Get The Best Advice If You Are Planning On Keeping Chickens And Building A Coop

Nov 4, 2020

A newly launched guide is designed to inspire people to build their own chicken coop at home. The guide says chickens are vulnerable to predators at night and in the day, which is why they require a sheltered home.

Are you thinking about keeping chickens at home? Have you considered where you might keep them? Do you know chicken coops provide safety from animals, the elements, and vehicles? Do you want to be inspired to build a DIY chicken coop at home? If you have answered ‘yes,’ this is the guide for you! 

A new guide has been launched to help and inspire you if you want to build your own chicken coop. The guide is reflective of the fact millennial interests have shifted and we are increasingly focused on becoming self-reliant instead of relying on supermarkets and large corporations.

You can read the guide in full at

In case you are wondering, the newly launched guide is informative and provides considerations for you before you go out and buy your own chickens. It says if you are planning on owning chickens, you will require a place to keep them. While coops can be bought ready to use, it can be rewarding to build your hens a home from scratch.

Chicken coops are important for two key reasons, firstly they provide safety from predators, the weather, and vehicles. Secondly, having a chicken coop can make it easier for you to find any eggs that are laid. As you may know, chickens are happy to spend their days roaming around, scratching and pecking wherever they go.

They will also lay eggs where they go, which can make them vulnerable to predators if you do not find the eggs first. Unsurprisingly, your chickens are vulnerable to predators at night. However, they also face threats in the day. Foxes, dogs, raccoons, hawks, and owls will all prey on your chickens if given the opportunity.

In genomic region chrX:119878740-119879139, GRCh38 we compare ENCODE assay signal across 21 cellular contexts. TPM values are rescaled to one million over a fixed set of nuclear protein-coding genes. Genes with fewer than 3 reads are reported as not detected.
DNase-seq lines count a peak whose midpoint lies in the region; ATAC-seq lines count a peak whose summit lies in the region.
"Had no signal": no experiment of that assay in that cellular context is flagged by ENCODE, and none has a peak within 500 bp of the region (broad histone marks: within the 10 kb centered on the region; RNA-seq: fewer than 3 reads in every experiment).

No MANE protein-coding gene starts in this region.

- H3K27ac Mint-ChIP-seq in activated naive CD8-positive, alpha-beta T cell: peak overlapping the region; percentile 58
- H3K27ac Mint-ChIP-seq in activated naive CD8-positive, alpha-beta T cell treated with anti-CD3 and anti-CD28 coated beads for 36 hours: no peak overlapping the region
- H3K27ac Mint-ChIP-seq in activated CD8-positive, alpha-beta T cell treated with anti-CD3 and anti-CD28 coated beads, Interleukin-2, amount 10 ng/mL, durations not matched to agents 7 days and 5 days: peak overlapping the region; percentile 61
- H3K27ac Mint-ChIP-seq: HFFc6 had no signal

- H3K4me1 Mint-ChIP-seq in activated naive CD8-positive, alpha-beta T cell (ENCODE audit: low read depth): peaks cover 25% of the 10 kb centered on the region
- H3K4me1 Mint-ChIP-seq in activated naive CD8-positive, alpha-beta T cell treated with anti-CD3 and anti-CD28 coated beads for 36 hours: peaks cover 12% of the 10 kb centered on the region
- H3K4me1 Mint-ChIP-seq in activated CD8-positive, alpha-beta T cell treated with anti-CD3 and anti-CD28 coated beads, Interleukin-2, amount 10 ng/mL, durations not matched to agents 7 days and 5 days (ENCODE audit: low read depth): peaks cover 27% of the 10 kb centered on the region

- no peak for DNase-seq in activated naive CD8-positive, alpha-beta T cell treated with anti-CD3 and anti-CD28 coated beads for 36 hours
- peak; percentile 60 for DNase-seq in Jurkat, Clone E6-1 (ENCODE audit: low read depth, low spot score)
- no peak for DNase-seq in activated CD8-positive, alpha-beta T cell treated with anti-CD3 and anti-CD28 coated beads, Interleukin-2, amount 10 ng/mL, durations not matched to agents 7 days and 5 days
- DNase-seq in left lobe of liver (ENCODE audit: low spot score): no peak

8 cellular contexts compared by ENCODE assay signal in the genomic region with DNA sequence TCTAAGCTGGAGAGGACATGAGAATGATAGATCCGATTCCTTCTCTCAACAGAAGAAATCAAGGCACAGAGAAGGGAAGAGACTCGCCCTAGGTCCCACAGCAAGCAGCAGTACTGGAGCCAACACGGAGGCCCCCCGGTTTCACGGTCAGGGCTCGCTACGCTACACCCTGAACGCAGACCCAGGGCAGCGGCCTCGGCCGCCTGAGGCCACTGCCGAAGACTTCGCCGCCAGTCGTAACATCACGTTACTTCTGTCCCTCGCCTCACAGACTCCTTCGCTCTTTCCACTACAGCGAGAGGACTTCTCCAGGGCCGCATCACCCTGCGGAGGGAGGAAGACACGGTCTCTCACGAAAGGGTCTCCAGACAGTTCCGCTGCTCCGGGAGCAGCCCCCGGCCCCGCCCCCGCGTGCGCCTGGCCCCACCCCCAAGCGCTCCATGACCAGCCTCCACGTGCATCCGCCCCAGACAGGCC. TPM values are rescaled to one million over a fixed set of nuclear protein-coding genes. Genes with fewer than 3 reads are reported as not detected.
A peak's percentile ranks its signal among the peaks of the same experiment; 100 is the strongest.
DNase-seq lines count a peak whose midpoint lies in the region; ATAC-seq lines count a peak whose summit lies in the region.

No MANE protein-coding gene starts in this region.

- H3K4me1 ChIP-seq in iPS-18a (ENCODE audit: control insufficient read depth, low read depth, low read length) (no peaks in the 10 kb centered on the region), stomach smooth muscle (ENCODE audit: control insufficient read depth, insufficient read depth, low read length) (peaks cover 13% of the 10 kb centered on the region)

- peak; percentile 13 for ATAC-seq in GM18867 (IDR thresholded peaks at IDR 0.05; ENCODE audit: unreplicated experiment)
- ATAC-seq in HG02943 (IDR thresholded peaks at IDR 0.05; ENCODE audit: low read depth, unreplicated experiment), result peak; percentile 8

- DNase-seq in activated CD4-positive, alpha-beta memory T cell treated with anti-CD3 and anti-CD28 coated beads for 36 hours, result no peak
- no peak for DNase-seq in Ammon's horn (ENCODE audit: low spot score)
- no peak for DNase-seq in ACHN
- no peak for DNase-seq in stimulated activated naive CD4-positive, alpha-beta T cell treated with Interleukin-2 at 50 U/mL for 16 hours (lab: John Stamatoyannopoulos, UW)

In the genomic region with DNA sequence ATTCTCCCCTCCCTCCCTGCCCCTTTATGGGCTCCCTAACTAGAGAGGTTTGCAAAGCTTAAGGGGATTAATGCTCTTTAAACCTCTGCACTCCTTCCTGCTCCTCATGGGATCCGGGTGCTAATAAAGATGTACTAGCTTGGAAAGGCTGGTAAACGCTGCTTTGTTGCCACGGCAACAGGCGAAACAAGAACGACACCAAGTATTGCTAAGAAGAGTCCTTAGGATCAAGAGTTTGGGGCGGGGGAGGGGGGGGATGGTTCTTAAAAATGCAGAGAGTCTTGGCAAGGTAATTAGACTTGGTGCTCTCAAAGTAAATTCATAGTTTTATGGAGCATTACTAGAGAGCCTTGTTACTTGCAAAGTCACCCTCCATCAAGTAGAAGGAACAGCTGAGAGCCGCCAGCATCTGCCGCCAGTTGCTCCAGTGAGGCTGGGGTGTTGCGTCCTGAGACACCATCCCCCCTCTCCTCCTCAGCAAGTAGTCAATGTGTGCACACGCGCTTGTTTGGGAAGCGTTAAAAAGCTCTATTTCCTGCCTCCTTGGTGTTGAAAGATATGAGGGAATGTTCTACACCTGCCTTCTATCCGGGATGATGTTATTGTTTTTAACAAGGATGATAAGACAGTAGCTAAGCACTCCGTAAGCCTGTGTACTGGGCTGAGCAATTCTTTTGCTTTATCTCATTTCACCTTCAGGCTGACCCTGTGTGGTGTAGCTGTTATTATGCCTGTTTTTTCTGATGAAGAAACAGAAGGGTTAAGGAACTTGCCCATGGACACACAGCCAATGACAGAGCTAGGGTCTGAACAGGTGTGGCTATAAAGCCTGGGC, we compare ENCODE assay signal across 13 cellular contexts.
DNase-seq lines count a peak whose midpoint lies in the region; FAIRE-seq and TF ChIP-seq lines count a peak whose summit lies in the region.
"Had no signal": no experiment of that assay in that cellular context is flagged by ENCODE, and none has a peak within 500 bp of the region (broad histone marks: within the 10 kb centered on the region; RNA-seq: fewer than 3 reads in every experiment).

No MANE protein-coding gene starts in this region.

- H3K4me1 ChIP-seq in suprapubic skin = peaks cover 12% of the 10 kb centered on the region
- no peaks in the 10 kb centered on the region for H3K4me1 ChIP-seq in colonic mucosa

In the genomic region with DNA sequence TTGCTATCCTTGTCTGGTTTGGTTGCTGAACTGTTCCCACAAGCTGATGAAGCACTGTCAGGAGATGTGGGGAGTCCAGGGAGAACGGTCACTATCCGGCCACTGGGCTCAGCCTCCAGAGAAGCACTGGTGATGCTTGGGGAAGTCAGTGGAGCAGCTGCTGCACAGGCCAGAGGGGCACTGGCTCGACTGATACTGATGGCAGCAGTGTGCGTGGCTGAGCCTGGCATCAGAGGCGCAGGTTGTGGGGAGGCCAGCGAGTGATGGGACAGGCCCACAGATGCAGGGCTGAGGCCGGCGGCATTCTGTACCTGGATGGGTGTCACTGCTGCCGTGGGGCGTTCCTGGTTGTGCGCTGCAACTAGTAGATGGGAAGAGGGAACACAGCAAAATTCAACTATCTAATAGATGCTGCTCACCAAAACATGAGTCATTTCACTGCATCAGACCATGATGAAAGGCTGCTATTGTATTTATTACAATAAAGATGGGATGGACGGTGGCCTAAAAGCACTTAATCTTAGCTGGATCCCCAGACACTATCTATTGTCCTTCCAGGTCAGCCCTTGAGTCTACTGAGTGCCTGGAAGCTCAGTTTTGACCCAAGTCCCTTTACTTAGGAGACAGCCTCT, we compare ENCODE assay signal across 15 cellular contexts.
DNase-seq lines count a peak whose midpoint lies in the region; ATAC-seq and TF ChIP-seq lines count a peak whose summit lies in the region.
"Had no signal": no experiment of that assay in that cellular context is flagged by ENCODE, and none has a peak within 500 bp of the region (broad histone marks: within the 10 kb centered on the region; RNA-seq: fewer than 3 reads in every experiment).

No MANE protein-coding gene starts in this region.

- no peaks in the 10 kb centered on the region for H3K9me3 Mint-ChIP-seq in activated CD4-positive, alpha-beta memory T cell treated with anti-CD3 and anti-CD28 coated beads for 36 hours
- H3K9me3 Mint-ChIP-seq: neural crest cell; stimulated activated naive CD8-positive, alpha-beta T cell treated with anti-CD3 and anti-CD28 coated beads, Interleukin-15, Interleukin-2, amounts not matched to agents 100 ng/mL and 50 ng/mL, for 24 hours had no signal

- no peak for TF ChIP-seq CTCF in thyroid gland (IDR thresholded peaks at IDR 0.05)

Before you build anything, the report recommends you check the zoning laws and regulations for your local area. Some cities ban keeping chickens in residential neighborhoods altogether, while others limit how many chickens you can keep, or you may require a special permit.

Other zoning laws apply specifically to coops. So even if you would prefer to have free-range chickens, they may not be able to roam freely all the time. When you are building a coop, it is important to note there are two main parts.

An indoor area is essential and may contain individual nesting boxes with cushy padding such as pine shavings or hay. This is where the hens will likely lay their eggs and ideally one nesting box will be big enough to home three hens. The outdoor section is also called a ‘run’ and will provide an area for foraging.

A company representative said: “Since there is so much variety when it comes to chicken coop style, from the many different building materials to varying price ranges, we recommend you research blueprints for different styles to get ideas.”

You can read the guide in full via the link provided, as well as at

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